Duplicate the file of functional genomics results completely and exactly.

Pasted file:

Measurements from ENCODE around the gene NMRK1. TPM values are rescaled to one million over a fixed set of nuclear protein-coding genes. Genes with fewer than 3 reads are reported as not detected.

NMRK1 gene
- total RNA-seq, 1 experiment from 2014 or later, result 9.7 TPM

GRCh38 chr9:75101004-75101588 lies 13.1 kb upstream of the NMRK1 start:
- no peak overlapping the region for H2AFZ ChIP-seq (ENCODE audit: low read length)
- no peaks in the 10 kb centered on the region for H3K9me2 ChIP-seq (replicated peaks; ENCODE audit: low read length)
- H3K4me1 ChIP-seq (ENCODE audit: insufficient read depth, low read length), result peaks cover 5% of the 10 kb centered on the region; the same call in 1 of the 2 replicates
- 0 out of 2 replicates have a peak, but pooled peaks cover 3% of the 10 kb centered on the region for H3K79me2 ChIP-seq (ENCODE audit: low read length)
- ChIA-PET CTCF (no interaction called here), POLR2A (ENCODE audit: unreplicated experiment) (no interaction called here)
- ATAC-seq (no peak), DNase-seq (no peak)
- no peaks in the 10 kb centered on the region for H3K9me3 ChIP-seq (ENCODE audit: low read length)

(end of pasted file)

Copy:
Measurements from ENCODE around the gene NMRK1. TPM values are rescaled to one million over a fixed set of nuclear protein-coding genes. Genes with fewer than 3 reads are reported as not detected.

NMRK1 gene
- total RNA-seq, 1 experiment from 2014 or later, result 9.7 TPM

GRCh38 chr9:75101004-75101588 lies 13.1 kb upstream of the NMRK1 start:
- no peak overlapping the region for H2AFZ ChIP-seq (ENCODE audit: low read length)
- no peaks in the 10 kb centered on the region for H3K9me2 ChIP-seq (replicated peaks; ENCODE audit: low read length)
- H3K4me1 ChIP-seq (ENCODE audit: insufficient read depth, low read length), result peaks cover 5% of the 10 kb centered on the region; the same call in 1 of the 2 replicates
- 0 out of 2 replicates have a peak, but pooled peaks cover 3% of the 10 kb centered on the region for H3K79me2 ChIP-seq (ENCODE audit: low read length)
- ChIA-PET CTCF (no interaction called here), POLR2A (ENCODE audit: unreplicated experiment) (no interaction called here)
- ATAC-seq (no peak), DNase-seq (no peak)
- no peaks in the 10 kb centered on the region for H3K9me3 ChIP-seq (ENCODE audit: low read length)